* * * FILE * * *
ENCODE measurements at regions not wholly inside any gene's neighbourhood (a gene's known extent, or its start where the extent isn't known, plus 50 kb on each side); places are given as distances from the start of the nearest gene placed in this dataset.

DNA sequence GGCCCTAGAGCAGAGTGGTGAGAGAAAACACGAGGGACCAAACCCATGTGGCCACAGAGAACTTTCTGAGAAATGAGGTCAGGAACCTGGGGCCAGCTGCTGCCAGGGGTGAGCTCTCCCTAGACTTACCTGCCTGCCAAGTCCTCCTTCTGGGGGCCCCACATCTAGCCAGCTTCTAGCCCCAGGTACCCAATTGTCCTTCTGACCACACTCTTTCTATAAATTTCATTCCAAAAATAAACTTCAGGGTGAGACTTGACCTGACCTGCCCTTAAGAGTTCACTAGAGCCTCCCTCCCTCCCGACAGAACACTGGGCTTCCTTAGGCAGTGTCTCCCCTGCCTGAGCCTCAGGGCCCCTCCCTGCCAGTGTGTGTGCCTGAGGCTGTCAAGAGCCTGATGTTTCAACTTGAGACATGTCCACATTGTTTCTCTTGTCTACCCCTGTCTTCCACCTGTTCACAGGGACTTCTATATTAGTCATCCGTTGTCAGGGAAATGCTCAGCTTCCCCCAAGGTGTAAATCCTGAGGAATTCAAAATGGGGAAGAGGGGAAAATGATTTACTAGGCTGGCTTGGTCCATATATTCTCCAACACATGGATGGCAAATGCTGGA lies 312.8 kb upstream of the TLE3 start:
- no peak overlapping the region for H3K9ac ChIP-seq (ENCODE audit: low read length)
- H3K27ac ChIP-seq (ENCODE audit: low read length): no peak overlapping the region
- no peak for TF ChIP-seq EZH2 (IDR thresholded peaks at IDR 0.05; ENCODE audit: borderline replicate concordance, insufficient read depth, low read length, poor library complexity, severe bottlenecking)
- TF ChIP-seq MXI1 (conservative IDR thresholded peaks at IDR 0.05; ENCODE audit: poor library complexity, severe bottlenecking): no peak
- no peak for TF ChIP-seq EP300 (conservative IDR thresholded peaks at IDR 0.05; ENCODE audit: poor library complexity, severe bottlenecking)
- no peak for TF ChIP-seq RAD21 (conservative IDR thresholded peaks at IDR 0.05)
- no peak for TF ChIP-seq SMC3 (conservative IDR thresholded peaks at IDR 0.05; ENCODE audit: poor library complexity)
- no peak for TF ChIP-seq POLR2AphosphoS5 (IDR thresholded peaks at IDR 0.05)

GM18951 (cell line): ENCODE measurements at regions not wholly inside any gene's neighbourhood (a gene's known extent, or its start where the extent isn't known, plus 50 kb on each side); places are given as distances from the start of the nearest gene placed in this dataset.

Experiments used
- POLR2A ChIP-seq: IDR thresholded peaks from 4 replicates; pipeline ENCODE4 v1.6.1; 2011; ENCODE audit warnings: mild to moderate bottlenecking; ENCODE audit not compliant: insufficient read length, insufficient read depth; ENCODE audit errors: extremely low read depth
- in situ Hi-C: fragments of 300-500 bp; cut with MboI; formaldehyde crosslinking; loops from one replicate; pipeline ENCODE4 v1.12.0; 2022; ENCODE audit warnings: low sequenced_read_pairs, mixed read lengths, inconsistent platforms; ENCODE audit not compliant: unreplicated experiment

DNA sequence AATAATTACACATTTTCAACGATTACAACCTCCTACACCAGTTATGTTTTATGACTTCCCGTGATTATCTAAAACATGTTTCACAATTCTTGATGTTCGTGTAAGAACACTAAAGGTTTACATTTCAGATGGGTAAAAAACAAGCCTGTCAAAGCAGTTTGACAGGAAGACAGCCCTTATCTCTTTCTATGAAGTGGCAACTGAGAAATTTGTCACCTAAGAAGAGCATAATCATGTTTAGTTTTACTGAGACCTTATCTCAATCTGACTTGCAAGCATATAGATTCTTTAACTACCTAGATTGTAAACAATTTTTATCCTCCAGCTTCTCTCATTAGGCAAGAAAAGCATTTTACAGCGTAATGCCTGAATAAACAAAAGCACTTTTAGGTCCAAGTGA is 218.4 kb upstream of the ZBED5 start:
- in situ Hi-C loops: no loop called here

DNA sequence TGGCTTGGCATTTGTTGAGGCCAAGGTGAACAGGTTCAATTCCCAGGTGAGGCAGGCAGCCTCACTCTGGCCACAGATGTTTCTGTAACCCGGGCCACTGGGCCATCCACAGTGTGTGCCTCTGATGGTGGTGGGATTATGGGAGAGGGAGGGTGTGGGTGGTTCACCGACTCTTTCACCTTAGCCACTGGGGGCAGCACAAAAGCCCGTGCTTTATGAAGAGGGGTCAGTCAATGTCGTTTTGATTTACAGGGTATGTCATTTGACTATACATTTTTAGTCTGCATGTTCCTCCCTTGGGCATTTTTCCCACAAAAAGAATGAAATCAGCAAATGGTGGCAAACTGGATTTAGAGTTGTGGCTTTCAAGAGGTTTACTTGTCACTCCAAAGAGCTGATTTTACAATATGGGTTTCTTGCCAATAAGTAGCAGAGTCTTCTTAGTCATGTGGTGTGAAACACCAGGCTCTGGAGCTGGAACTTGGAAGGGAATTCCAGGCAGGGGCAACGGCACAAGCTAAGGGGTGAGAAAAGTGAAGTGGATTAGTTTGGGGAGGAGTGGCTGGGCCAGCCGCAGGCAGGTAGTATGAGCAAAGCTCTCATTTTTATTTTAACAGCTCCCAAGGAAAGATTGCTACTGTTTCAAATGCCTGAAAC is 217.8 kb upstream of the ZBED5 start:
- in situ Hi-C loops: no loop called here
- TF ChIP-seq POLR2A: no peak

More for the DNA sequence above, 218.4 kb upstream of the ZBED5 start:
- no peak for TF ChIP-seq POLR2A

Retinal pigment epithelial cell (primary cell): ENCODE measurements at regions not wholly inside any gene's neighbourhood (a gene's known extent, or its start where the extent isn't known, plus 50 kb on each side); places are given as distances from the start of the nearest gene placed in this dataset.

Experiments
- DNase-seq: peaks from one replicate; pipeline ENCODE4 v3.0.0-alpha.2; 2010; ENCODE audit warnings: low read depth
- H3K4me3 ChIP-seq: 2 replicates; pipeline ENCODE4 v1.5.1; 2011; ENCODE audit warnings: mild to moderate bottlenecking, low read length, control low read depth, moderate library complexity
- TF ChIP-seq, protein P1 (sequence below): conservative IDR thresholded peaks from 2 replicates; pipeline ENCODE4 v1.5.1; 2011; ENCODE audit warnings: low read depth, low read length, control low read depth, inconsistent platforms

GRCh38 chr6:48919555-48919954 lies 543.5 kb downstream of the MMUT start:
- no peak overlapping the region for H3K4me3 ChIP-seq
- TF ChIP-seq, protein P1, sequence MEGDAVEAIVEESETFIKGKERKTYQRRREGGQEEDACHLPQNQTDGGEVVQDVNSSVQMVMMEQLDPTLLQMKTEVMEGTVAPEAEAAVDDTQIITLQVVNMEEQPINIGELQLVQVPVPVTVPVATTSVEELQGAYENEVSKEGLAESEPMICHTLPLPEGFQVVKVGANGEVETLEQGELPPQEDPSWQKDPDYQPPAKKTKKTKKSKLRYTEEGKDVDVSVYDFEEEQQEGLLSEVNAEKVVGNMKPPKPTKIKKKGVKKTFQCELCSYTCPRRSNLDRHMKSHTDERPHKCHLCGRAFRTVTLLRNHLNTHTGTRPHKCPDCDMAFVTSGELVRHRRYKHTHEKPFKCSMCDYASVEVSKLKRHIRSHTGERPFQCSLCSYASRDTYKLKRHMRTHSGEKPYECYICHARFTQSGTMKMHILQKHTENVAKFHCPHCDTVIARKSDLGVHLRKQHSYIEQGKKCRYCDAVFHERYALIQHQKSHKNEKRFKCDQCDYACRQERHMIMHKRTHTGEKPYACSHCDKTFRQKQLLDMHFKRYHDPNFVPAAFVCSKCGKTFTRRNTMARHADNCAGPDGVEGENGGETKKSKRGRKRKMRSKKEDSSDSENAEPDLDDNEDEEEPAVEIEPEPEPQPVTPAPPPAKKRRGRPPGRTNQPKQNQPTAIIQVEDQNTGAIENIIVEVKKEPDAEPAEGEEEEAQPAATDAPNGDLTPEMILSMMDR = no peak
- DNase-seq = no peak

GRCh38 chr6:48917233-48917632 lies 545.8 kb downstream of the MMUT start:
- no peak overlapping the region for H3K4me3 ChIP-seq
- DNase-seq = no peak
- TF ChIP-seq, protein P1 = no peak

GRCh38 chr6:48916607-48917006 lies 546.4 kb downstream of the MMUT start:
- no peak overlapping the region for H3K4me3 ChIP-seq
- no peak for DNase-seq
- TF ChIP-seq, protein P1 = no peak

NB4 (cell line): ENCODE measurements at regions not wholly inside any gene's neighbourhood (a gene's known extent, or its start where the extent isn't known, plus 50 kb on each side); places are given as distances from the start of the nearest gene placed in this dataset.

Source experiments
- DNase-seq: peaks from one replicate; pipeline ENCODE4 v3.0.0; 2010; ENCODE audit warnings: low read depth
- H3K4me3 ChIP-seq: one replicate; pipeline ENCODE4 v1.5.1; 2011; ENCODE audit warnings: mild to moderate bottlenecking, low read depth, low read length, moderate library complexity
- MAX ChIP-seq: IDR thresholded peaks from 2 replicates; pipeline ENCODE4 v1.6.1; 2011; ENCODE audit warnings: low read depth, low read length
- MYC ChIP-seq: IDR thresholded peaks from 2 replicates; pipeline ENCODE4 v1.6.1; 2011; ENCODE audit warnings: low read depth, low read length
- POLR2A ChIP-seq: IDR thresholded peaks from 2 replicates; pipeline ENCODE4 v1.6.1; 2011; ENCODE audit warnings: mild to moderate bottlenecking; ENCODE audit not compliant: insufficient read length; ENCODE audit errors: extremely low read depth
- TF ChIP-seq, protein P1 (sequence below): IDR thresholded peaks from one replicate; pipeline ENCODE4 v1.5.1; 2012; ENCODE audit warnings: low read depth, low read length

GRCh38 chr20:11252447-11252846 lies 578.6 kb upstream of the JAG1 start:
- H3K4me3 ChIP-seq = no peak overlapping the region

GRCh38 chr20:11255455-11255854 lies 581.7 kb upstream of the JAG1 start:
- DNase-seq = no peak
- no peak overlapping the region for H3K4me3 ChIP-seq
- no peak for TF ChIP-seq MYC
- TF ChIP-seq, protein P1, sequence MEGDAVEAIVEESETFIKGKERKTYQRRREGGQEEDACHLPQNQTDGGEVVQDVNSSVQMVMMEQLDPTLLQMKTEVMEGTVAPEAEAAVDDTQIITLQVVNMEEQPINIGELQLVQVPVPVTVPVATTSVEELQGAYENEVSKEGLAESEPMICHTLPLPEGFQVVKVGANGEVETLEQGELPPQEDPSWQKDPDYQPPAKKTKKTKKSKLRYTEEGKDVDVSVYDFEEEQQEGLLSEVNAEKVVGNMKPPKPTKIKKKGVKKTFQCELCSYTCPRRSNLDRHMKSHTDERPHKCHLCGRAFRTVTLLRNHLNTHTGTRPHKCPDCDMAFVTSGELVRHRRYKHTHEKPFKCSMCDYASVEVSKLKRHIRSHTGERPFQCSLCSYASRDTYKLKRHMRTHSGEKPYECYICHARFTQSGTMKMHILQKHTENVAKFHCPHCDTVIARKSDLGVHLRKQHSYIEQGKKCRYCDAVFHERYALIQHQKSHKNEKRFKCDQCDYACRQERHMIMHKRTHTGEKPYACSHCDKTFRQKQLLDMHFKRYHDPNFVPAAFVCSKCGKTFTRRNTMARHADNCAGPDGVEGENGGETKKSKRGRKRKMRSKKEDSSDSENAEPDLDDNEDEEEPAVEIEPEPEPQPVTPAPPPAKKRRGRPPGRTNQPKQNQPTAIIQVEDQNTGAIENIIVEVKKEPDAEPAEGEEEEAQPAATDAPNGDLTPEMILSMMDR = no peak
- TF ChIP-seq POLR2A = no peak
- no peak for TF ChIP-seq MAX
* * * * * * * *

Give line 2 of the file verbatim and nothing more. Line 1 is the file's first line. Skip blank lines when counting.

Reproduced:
DNA sequence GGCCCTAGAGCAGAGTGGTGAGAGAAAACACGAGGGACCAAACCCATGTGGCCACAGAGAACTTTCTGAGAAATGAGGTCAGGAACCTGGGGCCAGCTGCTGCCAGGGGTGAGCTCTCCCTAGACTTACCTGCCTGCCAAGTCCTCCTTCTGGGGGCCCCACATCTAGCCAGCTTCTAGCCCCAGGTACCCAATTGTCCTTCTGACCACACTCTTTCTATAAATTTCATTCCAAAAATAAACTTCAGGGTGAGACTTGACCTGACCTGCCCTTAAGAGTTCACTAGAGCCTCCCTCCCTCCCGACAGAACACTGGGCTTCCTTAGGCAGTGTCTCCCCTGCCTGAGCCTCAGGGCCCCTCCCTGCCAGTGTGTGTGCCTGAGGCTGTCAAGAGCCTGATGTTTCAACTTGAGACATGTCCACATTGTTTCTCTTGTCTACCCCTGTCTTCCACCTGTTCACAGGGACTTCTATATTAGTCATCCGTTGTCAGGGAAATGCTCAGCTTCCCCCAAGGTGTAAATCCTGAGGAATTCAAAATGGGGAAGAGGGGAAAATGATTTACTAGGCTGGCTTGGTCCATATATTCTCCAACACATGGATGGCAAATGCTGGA lies 312.8 kb upstream of the TLE3 start: